walter massa timorassoI was very stoked to taste the 2011 Timorasso by Walter Massa at my good buddy Nathan Smith at Dolce Vita in Houston where he runs a fantastic Italian wine program.

If you follow along here, you probably already know and love this profound expression of Timorasso, the white Piedmontese grape variety that Massa singlehandedly and brilliantly revived. The wine showed great this week but it has many years ahead of it imho.

But the most exciting thing is that it’s yet another benchmark wine that’s finally found its way to Texas, where Italian wine lovers continue to thirst for thoughtful and meaningful expressions of Italian viticulture.

lieu dit melonHouston’s own celebrity sommelier Vanessa Treviño-Boyd turned me on to the Lieu Dit 2013 Melon from Santa Maria, California when I tasted with her and Jasmine Hirsch at 60 Degrees Mastercrafted, also here in Houston.

I would have never expected to taste such minerality from Santa Maria let alone see a bottling of Melon. A truly original wine that knocked me out with its freshness and varietal expression. Vanessa’s serving it by the glass at the swank restaurant where she manages a great list.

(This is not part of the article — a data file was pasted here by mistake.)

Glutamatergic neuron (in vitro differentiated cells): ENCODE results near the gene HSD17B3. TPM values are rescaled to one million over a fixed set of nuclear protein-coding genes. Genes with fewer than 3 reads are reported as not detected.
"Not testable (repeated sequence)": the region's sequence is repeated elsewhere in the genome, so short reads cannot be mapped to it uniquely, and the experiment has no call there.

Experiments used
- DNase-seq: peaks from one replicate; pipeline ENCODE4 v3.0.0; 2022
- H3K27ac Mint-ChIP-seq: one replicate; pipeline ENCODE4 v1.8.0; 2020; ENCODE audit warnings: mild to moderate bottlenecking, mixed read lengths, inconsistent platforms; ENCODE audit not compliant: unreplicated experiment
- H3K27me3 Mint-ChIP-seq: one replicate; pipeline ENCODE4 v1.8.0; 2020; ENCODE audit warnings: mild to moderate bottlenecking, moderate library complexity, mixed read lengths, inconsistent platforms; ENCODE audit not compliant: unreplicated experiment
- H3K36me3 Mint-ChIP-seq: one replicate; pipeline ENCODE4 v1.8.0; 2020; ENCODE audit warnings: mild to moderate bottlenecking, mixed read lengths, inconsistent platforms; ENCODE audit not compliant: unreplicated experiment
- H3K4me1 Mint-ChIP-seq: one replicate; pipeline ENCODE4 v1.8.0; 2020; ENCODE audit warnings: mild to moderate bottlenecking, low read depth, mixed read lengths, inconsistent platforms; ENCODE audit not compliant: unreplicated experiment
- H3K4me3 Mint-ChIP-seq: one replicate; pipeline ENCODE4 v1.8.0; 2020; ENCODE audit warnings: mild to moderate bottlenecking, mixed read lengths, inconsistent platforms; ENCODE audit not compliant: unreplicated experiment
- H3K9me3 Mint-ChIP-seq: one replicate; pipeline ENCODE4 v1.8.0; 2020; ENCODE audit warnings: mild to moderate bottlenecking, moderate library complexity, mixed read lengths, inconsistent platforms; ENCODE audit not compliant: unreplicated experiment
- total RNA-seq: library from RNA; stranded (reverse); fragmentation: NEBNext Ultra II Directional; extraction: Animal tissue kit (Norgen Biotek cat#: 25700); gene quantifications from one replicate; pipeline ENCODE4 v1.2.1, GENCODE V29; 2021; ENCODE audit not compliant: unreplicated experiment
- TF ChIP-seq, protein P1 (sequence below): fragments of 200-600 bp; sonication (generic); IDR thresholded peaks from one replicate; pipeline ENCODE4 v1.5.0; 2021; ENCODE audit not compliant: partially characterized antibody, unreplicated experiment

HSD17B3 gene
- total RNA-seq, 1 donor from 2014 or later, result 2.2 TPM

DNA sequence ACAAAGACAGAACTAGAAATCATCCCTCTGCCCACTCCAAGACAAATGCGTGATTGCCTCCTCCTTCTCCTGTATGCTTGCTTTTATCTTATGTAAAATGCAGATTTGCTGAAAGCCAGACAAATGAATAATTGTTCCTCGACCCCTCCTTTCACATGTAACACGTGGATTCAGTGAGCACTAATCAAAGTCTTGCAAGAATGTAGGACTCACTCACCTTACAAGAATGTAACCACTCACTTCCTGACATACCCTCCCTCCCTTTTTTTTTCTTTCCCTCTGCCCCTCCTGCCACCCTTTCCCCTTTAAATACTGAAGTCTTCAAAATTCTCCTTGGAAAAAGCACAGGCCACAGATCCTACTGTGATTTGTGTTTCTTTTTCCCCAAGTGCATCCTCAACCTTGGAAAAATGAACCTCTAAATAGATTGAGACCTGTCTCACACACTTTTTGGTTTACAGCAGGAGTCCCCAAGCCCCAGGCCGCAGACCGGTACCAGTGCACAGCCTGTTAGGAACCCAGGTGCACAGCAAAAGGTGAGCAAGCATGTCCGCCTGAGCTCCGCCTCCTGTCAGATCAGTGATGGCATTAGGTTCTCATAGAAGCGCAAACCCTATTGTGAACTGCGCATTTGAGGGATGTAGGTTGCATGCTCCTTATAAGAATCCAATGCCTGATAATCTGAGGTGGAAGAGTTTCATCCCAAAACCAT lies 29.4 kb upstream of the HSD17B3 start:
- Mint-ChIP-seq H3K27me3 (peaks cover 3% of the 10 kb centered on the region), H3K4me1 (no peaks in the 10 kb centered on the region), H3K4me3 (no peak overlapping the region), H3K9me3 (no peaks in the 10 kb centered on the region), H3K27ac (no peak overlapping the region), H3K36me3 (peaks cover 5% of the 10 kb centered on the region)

monteverro super tuscanAnother highlight of the week was taking part in my first Google hangout tasting with young French winemaker Matthieu Taunay who works with Michel Rolland to make the newest arrival in the crowded scene of French-grape wines in Tuscany, Monteverro.

I can’t say that the wines are “my speed.” But it’s always fascinating to interact with a top-flight winemaker like Matthieu and it was compelling to hear him speak about sophisticated temperature-control technology that allows him to provoke spontaneous fermentation during vinification.

About 40 minutes south of Bolgheri, Suvereto, where these wines are raised, is as-of-yet uncharted territory in the expansion of this category. It will be interesting to see where these high-priced wines land among the Super Tuscan set.

And the Google hangout was a great way to taste with Matthieu. The PR firm sent out the wines and then set up the hangout. I was one of six wine writers on the call and it proved to be a fantastic medium for tasting and interacting in realtime. I really enjoyed it.

peperoni pizza recipe homemadeTracie P made us wholewheat pepperoni pizza this week. It was delicious.

lila janeAnd dulcis in fundo, it seems that Lila Jane could start walking any day now.

L’shanah tovah, yall! Erev Yom Kippur is tonight. I’ll see you on Monday. Thanks for being here…

Chianti Classico’s gallo nero (black rooster), a brief history

SONY DSCHave you ever wondered where the gallo nero or black rooster, the symbol of Chianti Classico, came from?

Today I posted a brief history of its origins for one of my new clients and a winery that I adore, La Porta di Vertine in Chianti Classico.